4. I may mention one other matter. The husband alleges that on April 24 he divorced his wife. The general rule of Hindu law is that there is no such thing as divorce; marriage is indissoluble. If the husband relies on some special custom in this case entitling him to divorcehis wife, he will have to prove it. Apparently his contention is that he is entitled to divorce his wife without her consent, without making any payment to her, and without proving any default on her part. We cannot of course in these proceedings deal with any question of divorce, but I am certainly not disposed to act on the husband's statement that he has in fact divorced his wife.
5. Under Section 488, Sub-section (7), we have power to deal with costs, and as the husband has failed, he must pay the costs of the applicant in the Court below and in this Court subject only to this that the learned Chief Presidency Magistrate directed the applicant to pay a sum of Rs. 15 on one occasion by way of costs and we do not intend in any way to interfere with that order which was made in the discretion of the learned Magistrate. Those costs, therefore, will remain to be paid by the applicant, and if necessary, there will be a set-off. Costs of this Court to be fixed by the Registrar and the costs of the Court below by the Chief Presidency Magistrate.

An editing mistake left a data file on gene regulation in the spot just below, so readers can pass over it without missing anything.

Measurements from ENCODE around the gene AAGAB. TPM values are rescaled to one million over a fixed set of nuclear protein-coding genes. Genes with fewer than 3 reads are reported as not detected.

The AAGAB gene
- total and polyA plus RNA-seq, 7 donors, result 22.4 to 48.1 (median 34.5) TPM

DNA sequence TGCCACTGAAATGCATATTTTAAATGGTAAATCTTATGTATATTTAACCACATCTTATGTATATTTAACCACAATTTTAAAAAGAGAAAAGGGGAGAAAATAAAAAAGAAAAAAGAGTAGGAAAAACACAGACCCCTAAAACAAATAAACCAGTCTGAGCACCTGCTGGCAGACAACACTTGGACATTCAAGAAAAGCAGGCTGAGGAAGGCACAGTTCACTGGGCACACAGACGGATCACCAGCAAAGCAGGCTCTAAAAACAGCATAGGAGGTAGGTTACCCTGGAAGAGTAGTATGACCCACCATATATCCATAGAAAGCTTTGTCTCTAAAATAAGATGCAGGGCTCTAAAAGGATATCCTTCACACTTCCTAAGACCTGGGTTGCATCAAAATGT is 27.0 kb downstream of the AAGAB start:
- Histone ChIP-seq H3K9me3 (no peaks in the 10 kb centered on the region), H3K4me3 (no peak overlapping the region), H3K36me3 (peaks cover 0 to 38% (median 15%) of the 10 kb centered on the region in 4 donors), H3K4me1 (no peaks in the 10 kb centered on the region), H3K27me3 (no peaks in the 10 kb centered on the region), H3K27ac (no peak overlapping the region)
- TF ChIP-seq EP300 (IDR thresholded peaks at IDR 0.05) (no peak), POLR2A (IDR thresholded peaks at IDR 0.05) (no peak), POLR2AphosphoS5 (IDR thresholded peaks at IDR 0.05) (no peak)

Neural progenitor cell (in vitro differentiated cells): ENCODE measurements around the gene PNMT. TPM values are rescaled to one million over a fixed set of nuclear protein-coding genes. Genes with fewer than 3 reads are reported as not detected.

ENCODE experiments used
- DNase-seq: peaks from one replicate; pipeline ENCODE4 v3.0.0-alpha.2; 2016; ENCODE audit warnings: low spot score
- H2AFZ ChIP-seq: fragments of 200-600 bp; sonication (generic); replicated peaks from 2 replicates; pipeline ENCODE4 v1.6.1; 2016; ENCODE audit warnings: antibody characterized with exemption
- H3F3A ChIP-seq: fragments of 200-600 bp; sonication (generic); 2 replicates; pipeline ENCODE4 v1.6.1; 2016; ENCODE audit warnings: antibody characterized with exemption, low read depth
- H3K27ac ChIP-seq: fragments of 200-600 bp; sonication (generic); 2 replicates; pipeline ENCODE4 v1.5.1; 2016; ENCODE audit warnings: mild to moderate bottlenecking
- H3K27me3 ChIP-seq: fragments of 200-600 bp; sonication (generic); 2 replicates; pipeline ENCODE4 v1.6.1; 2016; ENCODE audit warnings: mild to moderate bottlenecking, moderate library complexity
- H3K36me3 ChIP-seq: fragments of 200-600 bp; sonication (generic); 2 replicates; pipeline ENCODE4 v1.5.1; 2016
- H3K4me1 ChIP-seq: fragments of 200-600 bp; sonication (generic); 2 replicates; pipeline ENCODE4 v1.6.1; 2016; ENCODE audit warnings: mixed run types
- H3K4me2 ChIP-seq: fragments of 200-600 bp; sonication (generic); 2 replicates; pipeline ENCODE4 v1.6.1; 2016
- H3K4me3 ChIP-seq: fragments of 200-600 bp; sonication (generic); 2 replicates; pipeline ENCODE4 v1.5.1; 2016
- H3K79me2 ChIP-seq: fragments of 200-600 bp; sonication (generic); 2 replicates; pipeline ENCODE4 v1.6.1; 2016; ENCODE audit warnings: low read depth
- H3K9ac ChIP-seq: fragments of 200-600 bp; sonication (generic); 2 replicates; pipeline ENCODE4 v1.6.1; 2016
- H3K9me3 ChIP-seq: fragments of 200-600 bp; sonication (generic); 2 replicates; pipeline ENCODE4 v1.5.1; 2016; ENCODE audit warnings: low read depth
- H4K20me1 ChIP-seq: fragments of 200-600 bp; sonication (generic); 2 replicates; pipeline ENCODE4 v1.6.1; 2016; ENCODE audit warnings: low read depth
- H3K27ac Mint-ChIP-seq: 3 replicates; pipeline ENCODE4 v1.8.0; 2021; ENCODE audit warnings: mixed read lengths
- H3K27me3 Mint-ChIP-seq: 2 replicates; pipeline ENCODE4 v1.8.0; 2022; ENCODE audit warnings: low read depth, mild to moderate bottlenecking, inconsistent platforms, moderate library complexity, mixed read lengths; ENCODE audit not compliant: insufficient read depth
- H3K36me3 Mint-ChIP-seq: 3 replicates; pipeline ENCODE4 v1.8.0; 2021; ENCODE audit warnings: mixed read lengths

6. I agree.